NEW YORK – Putting the "news" back in "nudes," Playboy magazine is again trying to reveal more than just the account books of the women of today's corporate scandals.
This time, the magazine, which just showed off the women of Enron for the July issue, is sounding the call for female employees from beleaguered telecommunications giant WorldCom and disgraced accounting firm Arthur Andersen to grin and bare it in a future pictorial.
Energy corporation Enron's cooking of its ledgers has become the biggest scandal in recent corporate history, sparking congressional hearings and calling into question America's system of fiscal oversight. It also dragged down Andersen, the company's accounting firm. Enron's fall was swiftly followed by market-shaking crises at WorldCom and ImClone.
But unlike the Enron pictorial, it was actually the women who came up with the idea for Playboy to do a pictorial on them, not the other away around, the magazine's spokeswoman Elizabeth Norris said.
"We started receiving phone calls as soon as the Enron issue hit the stands," Norris said. "They said, 'I'm with WorldCom and I just lost my job and would like to be considered for a pictorial.' I said, 'If you look as good as you sound, you'll be perfect for a pictorial.'"
The magazine announced its search for current and former employees of the company on Monday. By Tuesday afternoon, it had already received 50 inquiries via e-mail and over the telephone, Norris said. The pictorial would take several months to complete and publish.
While Playboy has covered — or, rather, uncovered — three companies from the recent spate of financial woes rocking the U.S., it's not a trend for the magazine, Norris said.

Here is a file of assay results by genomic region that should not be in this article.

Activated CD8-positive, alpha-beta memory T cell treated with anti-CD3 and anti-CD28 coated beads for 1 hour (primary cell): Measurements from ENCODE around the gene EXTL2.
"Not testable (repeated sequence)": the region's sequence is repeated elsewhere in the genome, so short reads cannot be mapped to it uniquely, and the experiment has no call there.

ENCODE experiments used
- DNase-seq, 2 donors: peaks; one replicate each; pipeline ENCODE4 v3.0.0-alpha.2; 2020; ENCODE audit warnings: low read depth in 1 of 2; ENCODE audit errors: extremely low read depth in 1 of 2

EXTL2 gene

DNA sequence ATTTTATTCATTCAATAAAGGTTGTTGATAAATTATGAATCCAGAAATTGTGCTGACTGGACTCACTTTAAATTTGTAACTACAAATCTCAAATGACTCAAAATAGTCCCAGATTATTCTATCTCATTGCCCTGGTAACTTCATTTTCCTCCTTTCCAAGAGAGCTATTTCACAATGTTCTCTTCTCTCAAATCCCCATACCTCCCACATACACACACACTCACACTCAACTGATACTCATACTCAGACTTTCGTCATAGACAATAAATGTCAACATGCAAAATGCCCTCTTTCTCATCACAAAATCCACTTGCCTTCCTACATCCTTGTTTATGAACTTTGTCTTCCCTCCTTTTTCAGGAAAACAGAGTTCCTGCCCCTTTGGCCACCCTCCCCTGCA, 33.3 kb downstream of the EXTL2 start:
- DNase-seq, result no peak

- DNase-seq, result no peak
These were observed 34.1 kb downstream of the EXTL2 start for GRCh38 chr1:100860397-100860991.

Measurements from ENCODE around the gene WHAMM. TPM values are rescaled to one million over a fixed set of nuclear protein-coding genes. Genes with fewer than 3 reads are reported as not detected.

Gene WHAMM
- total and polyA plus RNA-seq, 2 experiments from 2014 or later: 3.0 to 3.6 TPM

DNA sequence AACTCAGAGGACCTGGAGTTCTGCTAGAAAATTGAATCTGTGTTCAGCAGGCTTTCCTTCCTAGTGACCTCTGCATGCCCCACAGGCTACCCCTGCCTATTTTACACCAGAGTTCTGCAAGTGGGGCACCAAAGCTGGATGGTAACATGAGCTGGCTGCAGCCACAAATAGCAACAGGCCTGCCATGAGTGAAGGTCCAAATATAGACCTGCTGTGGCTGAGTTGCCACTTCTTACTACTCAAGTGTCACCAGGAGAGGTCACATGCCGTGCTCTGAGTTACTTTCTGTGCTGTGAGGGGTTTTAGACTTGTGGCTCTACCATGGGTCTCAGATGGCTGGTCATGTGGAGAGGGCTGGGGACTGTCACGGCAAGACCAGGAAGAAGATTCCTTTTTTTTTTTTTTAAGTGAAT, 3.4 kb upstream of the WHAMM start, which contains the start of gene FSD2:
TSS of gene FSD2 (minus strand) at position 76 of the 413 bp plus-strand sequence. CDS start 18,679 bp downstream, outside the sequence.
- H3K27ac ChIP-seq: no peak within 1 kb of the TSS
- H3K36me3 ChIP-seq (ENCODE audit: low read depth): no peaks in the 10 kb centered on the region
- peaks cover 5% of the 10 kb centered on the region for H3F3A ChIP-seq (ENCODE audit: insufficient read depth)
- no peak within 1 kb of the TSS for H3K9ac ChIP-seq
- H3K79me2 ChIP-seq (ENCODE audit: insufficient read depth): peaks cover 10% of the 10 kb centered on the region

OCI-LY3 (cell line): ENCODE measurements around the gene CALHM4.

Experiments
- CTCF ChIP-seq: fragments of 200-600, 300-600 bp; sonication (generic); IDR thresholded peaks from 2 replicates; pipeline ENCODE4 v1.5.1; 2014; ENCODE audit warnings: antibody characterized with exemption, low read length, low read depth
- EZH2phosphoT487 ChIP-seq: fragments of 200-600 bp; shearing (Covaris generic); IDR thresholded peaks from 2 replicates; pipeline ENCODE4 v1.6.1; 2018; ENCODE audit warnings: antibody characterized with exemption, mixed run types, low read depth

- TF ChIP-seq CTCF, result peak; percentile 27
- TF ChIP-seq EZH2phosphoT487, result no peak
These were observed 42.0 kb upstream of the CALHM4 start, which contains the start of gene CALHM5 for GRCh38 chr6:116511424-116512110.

"I think people are thinking of this as a story of scandal, but Playboy's always on the cutting edge of what’s going on in culture," she said. "Enron was very big in pop culture beyond the business pages. Everyone knew about Enron; they may have not understood completely but they knew it happened and that it was a very sad story for a lot of people. And WorldCom and Andersen were also big in pop culture."
And don't expect to see "The Women of ImClone" in Playboy next. The next corporate pictorial Playboy may do will be a success story, not a tragedy.
"I think what we'd like to do is a pictorial on a company that's doing very well," Norris said. "We have one in mind. It's a company that everyone's aware of, and you probably use their products yourself."
Of course, there’s always the odd exception, she said.
"If Martha Stewart would like to be in the magazine, we'll take her," Norris said.